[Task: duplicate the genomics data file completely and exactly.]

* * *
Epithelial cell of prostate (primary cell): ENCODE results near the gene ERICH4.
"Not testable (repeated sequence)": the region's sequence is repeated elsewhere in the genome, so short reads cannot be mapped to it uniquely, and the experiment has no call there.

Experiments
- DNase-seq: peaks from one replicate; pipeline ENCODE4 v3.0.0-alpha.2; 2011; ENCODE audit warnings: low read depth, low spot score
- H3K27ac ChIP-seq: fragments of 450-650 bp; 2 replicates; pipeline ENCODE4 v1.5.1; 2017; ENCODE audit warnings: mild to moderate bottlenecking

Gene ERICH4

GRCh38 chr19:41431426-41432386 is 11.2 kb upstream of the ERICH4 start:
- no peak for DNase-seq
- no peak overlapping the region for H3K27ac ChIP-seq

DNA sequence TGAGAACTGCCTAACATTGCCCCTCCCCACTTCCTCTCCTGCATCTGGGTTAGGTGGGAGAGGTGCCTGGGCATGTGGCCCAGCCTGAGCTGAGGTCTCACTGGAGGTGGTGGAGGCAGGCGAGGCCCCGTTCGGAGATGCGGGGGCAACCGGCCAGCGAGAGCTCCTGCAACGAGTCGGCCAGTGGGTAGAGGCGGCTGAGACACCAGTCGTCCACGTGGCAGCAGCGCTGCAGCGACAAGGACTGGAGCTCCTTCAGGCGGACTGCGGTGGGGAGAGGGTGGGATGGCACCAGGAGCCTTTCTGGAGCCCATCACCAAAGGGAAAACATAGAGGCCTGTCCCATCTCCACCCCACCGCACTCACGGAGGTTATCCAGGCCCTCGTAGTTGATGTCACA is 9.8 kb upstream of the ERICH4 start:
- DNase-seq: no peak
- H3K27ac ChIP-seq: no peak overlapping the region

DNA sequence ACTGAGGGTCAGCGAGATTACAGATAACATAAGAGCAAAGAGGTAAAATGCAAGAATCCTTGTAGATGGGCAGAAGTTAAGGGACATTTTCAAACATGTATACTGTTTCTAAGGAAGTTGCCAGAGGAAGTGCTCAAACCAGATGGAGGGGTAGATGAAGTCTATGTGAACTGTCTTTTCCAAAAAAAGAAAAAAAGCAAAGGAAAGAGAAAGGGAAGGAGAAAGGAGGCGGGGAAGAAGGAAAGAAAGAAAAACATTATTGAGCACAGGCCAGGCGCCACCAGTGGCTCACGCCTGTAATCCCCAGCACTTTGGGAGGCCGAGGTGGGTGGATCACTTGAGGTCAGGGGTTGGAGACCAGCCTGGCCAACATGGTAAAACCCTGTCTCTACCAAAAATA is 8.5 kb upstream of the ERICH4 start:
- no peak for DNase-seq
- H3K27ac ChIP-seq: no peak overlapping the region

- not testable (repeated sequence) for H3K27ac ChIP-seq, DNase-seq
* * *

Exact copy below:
Epithelial cell of prostate (primary cell): ENCODE results near the gene ERICH4.
"Not testable (repeated sequence)": the region's sequence is repeated elsewhere in the genome, so short reads cannot be mapped to it uniquely, and the experiment has no call there.

Experiments
- DNase-seq: peaks from one replicate; pipeline ENCODE4 v3.0.0-alpha.2; 2011; ENCODE audit warnings: low read depth, low spot score
- H3K27ac ChIP-seq: fragments of 450-650 bp; 2 replicates; pipeline ENCODE4 v1.5.1; 2017; ENCODE audit warnings: mild to moderate bottlenecking

Gene ERICH4

GRCh38 chr19:41431426-41432386 is 11.2 kb upstream of the ERICH4 start:
- no peak for DNase-seq
- no peak overlapping the region for H3K27ac ChIP-seq

DNA sequence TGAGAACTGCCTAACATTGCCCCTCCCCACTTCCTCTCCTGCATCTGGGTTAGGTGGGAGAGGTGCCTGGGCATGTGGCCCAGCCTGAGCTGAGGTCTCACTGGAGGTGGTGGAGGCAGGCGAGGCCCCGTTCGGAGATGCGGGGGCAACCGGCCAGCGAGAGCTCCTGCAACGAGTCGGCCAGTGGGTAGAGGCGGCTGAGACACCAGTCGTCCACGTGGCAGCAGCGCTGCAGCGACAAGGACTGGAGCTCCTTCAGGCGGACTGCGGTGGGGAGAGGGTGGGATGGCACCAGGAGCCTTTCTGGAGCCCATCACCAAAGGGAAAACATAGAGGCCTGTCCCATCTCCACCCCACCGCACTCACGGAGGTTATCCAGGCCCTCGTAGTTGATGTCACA is 9.8 kb upstream of the ERICH4 start:
- DNase-seq: no peak
- H3K27ac ChIP-seq: no peak overlapping the region

DNA sequence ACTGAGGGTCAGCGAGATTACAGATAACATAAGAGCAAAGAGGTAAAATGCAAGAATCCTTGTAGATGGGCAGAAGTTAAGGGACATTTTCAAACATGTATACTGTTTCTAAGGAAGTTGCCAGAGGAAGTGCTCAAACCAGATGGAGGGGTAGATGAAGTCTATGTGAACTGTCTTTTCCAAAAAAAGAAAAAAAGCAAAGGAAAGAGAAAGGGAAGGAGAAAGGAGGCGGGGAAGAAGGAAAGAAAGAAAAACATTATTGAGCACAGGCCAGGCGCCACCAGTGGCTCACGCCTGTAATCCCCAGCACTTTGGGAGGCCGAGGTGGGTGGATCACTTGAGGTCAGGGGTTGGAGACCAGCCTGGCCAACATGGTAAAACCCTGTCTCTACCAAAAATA is 8.5 kb upstream of the ERICH4 start:
- no peak for DNase-seq
- H3K27ac ChIP-seq: no peak overlapping the region

- not testable (repeated sequence) for H3K27ac ChIP-seq, DNase-seq